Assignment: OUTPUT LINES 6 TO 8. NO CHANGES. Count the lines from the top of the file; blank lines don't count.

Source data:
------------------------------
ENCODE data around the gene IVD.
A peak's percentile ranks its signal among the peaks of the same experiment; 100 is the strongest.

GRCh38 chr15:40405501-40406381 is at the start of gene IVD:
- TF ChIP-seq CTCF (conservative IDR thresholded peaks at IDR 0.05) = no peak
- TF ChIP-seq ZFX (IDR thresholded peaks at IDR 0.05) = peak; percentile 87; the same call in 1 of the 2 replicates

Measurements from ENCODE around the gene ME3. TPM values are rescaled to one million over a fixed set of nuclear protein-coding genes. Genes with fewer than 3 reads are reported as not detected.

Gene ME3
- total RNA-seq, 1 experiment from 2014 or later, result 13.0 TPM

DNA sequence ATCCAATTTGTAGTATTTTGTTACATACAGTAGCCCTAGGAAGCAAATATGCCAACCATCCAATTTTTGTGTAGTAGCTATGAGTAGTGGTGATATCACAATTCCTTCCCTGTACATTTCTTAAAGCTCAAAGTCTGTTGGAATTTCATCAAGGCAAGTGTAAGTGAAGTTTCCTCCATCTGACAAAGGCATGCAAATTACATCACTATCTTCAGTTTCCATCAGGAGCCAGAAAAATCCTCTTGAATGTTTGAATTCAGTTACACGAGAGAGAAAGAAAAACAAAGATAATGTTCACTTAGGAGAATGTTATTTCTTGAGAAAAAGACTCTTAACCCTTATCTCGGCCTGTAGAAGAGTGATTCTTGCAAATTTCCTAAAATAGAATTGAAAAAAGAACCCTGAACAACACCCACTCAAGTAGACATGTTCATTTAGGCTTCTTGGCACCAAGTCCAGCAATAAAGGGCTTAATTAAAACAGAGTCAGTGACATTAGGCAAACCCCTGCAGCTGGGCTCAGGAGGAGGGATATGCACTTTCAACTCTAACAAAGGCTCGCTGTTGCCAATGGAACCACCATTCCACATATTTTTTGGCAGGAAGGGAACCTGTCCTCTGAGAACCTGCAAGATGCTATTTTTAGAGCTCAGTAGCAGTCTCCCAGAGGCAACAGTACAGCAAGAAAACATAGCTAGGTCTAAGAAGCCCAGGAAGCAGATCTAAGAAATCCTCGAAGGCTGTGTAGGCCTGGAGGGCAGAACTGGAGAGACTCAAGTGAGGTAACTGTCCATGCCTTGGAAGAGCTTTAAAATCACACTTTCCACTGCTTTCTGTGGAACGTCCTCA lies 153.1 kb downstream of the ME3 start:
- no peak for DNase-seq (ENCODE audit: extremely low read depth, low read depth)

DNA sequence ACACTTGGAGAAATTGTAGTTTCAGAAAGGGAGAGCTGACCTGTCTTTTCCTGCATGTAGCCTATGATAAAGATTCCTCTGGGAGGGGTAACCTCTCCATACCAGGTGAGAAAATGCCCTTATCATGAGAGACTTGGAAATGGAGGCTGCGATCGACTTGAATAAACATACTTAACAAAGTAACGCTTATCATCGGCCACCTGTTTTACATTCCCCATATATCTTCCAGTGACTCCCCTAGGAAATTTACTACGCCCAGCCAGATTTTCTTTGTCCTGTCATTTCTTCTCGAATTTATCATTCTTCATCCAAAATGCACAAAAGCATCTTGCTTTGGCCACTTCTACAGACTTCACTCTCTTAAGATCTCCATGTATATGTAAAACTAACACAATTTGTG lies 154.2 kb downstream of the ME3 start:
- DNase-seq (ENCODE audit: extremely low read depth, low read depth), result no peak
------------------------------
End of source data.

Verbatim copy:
Measurements from ENCODE around the gene ME3. TPM values are rescaled to one million over a fixed set of nuclear protein-coding genes. Genes with fewer than 3 reads are reported as not detected.

Gene ME3
- total RNA-seq, 1 experiment from 2014 or later, result 13.0 TPM